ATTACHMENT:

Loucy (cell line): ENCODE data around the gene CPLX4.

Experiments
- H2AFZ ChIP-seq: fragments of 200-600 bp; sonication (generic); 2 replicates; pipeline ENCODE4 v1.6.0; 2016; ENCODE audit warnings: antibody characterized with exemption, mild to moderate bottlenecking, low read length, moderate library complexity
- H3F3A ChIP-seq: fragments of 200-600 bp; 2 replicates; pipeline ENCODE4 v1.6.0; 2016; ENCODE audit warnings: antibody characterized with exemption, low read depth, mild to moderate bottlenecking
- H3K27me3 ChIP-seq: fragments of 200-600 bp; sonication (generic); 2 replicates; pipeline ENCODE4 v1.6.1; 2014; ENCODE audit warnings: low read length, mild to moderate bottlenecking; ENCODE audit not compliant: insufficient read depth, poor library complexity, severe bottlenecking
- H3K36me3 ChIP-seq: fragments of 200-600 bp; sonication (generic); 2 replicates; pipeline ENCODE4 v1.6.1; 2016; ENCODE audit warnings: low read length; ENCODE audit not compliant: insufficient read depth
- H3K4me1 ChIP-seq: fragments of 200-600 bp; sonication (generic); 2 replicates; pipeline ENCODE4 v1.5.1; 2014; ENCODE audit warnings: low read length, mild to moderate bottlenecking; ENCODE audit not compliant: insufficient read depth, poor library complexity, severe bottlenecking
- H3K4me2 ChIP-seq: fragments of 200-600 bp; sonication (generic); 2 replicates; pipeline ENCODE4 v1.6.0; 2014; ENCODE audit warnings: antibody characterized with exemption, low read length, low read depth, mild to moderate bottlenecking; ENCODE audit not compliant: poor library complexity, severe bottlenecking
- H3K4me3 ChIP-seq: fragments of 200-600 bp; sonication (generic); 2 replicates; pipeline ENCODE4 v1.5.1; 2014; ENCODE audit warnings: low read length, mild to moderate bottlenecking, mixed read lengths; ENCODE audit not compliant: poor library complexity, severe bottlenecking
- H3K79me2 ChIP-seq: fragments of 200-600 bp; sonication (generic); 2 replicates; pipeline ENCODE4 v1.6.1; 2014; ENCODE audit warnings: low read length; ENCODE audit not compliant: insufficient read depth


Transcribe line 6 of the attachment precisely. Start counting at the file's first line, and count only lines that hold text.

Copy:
- H3K36me3 ChIP-seq: fragments of 200-600 bp; sonication (generic); 2 replicates; pipeline ENCODE4 v1.6.1; 2016; ENCODE audit warnings: low read length; ENCODE audit not compliant: insufficient read depth